Philippines Christmas spirit reborn as early as September


After expressing their gratitude for their meal and gathering through prayers, Filipino friends and family line up to take their share of what has been prepared. Conversations and warmth fill the festive atmosphere.

Angela Lim, Staff Reporter

In the Philippines, we’re known for having the longest Christmas season in the world. Decorating as soon as the -ber months roll around is not uncommon; villages, towns, and cities are adorned with exuberant lights and displays. Parols set everything aglow, as if the stars have fallen and come to join the celebration too. People are bustling from store to store as December 25th draws closer. News channels start counting down and playing festive songs from the radio (Don’t be surprised if you hear Jose Marie Chan’s “Christmas in Our Hearts” at least once every day).

Indeed, welcome to the Philippines, where the Christmas spirit is reborn as early as September, brimming with life all the way until January. We’re grateful to be enveloped in the 70-degree cold at night.

Aside from the Christmas traditions those in the United States may be used to, Filipinos practice their own customs as well.

As a predominantly Roman Catholic country (as a result of about 333 years of Spanish colonization), Filipinos typically have a very devout faith–and they show it in great lengths. Simbang Gabi is a Christmas tradition in the Philippines that literally means ‘night mass.’ Masses at every church are held each night from December 16 to December 24, leading up to the 25th. However, there are also masses that take place at dawn, as early as 4 to 6am, on the same days; the schedules of parishes may vary. On Christmas Eve, a special Misa de Gallo (‘Mass of the Rooster’) occurs either at midnight, a couple of hours before it, or in the early hours of Christmas day. After a mass, one can see vendors waiting outside larger churches, selling Filipino street food, snacks, produce, or small items to those leaving the parish. It’s this time of year when all the churches are completely packed.

Noche Buena (‘The Good Night’) is a grand feast that occurs right before Christmas day. As soon as the clock strikes midnight, or a little before, families would gather around their dining table filled with heaps of delicious food. Before digging in, they say their prayers, then start celebrating the occasion right away. Every household’s menu varies, but your standard selection would look something like this:
• Lechon (roasted whole pig), roast chicken, Christmas ham, Filipino-style pork barbecue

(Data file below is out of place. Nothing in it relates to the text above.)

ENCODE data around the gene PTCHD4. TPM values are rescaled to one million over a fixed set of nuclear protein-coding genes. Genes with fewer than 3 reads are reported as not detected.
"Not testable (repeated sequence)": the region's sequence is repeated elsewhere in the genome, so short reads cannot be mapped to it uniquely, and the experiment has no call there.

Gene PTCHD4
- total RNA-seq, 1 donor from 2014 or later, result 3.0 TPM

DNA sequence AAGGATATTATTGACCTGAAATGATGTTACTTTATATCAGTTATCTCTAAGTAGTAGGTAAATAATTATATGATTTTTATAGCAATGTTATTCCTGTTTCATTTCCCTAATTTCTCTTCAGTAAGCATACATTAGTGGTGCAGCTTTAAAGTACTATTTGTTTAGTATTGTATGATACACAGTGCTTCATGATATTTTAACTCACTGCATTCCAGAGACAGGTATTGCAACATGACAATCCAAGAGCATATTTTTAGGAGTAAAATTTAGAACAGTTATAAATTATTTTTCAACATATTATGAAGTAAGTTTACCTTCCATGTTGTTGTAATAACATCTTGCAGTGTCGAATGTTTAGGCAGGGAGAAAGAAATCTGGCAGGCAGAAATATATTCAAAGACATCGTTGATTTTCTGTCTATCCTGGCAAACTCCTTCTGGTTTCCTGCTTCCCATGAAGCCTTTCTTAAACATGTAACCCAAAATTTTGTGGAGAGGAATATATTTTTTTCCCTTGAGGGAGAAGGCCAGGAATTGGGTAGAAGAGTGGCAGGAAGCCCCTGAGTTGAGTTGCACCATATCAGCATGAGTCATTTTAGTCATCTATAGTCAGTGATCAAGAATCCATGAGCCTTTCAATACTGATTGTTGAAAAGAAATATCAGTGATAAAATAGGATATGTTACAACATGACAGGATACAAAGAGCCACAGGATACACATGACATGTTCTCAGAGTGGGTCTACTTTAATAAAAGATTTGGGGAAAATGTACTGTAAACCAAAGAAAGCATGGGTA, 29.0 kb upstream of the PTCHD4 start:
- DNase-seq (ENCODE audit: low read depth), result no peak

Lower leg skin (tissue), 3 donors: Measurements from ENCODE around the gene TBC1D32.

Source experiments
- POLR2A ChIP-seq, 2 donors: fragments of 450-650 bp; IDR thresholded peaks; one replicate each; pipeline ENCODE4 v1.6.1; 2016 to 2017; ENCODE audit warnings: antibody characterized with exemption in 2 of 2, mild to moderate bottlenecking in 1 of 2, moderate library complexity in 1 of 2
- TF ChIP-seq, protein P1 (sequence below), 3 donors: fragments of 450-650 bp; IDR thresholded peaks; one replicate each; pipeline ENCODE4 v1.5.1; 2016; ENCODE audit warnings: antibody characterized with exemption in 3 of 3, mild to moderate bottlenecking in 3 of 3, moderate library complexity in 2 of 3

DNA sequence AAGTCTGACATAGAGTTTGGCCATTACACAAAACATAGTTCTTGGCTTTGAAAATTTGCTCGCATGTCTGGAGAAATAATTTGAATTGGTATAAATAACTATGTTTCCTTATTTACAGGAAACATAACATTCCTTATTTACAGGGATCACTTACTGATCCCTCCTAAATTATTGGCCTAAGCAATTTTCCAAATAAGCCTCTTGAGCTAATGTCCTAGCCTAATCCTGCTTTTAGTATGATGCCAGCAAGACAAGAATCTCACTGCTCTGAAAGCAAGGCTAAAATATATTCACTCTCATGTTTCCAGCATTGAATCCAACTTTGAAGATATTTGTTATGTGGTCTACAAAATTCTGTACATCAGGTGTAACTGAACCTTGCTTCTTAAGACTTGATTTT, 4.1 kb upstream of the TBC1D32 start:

• Fish, clams, mussels, other seafood
• Soup or stew (can vary)
• Pancit Malabon (Filipino noodle dish filled with a variety of toppings), Filipino-style spaghetti, Carbonara
• Fruit salad, crema de fruta, bibingka, leche flan, chicken macaroni salad, buko pandan (all of which are popular Filipino desserts)
• Rice (a side dish that Filipinos eat with all their main meals of any day)
• Drinks (juice, wine, and more)
(People could pick a few from each category or, more or less, everything.)

It’s a widely held belief that Filipinos love to sing and are amazing at it; renowned as karaoke-singing machines, they’re especially louder during the holiday season. Families and friends—these days, children–would go from house to house and sing Christmas carols. In line with the season of giving, their small audiences can give them their appreciation, blessings, and small gifts and treats. After receiving these, young carolers would usually sing, “Thank you, thank you, ang babait ninyo (you’re all so kind), thank you!” in a tune familiar to all, then go onto the next house.

December is full of Christmas parties with family, friends, relatives, communities, coworkers, and classmates. Filipinos exchange plenty of gifts with each other. Like Secret Santa, participants pick a random name beforehand, go through their wish lists, and finally give their gifts to them at whichever gathering, revealing their identity then. However, sometimes, there are games wherein everyone would sit in a circle; a Secret Santa would describe whose name they got, and the rest would have to guess who their recipient is before handing their present over. This is a popular way of going about this practice in schools. Normally, people don’t open their gifts until Christmas day or until they come home.

One of the many pillars of Filipino values is a love and importance for family. Christmas is a time for reunification; if their own circumstances would permit, even relatives or family members who live as far as here in the US fly all the way to their real homes, bringing their pasalubong (homecoming gifts or souvenirs) along with them. Filipino families have unbreakable bonds, a distinct feeling of comfort and security–and they’re not just limited to those who are blood-related. No matter the sacrifices being made, we always come home to each other, some time, somewhere. This is just one of many things that make the Christmas season so meaningful to all of us; beyond the dazzling lights and extravagance lie the simple-yet-colorful blessings we pray and are grateful for.